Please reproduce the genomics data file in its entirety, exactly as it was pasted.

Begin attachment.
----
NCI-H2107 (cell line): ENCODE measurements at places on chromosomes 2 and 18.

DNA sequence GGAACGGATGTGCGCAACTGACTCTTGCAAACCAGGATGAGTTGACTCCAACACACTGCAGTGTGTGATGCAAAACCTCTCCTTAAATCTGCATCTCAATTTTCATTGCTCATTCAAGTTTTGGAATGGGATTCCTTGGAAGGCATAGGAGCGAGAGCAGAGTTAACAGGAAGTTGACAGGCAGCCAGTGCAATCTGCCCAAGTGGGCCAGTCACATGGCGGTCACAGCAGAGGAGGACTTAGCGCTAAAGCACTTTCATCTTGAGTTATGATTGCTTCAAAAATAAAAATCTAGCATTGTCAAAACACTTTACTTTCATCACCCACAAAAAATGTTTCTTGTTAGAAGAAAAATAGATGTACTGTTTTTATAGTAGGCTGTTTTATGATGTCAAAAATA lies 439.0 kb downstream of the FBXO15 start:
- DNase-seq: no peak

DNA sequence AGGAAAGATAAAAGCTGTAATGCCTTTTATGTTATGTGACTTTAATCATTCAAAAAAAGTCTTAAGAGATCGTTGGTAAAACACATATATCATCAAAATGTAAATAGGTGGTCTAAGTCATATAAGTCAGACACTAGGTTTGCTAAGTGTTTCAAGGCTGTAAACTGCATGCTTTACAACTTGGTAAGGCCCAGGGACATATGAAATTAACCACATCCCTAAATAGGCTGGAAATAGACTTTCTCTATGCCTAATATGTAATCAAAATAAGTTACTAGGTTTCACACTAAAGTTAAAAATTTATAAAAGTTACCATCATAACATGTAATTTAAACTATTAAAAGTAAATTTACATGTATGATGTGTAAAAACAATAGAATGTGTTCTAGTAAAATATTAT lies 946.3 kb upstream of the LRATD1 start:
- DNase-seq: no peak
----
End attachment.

NCI-H2107 (cell line): ENCODE measurements at places on chromosomes 2 and 18.

DNA sequence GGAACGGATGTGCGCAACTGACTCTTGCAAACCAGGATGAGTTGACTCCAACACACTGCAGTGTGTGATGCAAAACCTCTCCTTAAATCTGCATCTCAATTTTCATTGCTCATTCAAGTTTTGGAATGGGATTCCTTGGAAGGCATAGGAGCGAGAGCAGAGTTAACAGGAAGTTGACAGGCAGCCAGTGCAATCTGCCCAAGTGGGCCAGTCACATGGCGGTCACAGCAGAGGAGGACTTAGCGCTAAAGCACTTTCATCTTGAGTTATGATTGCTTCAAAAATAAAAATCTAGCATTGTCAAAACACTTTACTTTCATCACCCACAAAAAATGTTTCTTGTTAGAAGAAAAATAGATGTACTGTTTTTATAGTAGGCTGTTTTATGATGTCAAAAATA lies 439.0 kb downstream of the FBXO15 start:
- DNase-seq: no peak

DNA sequence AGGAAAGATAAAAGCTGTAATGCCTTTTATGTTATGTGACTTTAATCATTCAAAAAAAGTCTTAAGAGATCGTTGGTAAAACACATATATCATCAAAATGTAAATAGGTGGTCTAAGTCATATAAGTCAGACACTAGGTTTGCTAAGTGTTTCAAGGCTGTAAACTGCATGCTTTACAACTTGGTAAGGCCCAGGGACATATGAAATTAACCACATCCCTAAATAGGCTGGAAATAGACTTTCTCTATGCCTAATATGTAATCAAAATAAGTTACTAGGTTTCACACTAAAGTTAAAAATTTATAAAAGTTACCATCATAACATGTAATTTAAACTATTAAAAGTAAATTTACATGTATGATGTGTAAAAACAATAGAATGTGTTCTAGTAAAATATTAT lies 946.3 kb upstream of the LRATD1 start:
- DNase-seq: no peak